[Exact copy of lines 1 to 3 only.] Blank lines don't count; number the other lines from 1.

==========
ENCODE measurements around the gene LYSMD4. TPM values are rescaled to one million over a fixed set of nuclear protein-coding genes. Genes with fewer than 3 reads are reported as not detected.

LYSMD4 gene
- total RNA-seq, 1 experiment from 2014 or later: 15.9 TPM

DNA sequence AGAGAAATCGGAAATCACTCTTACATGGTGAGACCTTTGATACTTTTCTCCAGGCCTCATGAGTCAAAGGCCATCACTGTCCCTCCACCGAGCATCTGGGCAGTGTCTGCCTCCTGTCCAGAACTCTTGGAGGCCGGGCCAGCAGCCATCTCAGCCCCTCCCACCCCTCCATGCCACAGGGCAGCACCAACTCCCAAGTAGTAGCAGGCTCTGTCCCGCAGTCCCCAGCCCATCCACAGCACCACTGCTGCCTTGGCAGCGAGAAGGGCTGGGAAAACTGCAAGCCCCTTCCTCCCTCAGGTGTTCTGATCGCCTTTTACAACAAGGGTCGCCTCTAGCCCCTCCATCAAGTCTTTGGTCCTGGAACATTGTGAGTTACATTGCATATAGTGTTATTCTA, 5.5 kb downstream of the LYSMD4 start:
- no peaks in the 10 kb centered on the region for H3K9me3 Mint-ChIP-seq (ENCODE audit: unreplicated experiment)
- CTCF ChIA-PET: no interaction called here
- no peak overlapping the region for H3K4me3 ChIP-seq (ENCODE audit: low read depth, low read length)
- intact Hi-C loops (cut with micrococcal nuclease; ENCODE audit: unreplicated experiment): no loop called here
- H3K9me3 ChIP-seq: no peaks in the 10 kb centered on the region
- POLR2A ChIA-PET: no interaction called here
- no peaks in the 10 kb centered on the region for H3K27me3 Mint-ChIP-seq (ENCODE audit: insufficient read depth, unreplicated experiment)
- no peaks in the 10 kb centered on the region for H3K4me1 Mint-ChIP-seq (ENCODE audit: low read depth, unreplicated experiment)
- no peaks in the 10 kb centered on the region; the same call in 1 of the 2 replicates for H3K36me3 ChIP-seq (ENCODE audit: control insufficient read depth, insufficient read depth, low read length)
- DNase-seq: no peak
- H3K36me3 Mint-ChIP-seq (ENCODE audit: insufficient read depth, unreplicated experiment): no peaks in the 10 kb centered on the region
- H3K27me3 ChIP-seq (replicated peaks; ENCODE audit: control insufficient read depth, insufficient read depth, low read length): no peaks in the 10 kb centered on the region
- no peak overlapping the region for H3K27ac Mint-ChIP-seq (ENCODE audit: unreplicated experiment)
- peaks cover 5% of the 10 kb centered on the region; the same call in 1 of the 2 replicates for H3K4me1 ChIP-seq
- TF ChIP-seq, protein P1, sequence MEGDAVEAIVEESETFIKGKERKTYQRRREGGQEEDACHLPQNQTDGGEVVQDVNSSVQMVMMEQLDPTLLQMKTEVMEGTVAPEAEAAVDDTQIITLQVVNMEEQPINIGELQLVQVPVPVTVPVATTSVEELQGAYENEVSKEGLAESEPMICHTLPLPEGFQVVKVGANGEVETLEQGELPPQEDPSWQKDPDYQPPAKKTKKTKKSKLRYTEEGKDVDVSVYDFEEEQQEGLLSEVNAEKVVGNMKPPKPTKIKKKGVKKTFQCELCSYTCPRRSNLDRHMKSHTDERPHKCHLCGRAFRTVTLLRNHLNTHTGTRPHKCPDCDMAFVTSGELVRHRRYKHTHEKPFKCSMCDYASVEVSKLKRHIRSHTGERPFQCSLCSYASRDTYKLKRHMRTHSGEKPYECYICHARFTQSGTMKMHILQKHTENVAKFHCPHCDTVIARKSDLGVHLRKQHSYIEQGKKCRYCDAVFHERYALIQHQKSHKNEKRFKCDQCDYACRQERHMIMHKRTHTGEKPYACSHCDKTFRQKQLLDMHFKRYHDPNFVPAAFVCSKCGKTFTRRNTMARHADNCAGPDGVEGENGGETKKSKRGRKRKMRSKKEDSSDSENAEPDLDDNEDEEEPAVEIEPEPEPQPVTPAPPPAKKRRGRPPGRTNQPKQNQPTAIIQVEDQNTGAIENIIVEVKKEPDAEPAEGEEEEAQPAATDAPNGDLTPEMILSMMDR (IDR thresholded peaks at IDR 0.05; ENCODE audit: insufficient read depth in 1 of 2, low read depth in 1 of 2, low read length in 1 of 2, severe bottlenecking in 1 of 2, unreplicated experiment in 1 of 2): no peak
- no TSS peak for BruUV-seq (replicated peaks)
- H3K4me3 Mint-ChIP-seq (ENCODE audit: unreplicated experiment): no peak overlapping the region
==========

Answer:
ENCODE measurements around the gene LYSMD4. TPM values are rescaled to one million over a fixed set of nuclear protein-coding genes. Genes with fewer than 3 reads are reported as not detected.

LYSMD4 gene
- total RNA-seq, 1 experiment from 2014 or later: 15.9 TPM